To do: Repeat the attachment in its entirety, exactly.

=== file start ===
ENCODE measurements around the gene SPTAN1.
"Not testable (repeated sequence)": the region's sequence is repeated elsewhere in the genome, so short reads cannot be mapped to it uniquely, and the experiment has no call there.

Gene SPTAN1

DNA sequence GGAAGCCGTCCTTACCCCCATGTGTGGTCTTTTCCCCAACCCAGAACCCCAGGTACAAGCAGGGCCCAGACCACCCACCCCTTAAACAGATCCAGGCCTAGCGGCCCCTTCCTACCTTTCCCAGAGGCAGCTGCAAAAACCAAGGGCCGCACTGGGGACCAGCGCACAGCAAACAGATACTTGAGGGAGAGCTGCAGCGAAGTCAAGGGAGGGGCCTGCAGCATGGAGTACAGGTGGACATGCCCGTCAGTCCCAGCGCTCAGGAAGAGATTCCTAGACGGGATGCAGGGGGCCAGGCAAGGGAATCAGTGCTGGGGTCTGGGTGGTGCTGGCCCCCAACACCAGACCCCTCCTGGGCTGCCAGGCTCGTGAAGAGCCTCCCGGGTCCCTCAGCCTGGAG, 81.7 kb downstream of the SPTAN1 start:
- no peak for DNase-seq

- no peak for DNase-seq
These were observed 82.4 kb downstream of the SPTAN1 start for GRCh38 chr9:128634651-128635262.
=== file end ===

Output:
ENCODE measurements around the gene SPTAN1.
"Not testable (repeated sequence)": the region's sequence is repeated elsewhere in the genome, so short reads cannot be mapped to it uniquely, and the experiment has no call there.

Gene SPTAN1

DNA sequence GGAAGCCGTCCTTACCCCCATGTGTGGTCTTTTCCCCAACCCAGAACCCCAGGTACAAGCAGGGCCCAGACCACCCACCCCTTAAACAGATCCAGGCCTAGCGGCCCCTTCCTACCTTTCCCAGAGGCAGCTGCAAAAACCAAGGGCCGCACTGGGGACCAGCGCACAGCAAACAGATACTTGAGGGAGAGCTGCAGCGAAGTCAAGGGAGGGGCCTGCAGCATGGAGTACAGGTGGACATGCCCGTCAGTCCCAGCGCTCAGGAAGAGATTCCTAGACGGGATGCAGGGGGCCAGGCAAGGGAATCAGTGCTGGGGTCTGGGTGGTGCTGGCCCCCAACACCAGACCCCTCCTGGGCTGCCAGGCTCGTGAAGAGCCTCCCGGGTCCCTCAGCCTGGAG, 81.7 kb downstream of the SPTAN1 start:
- no peak for DNase-seq

- no peak for DNase-seq
These were observed 82.4 kb downstream of the SPTAN1 start for GRCh38 chr9:128634651-128635262.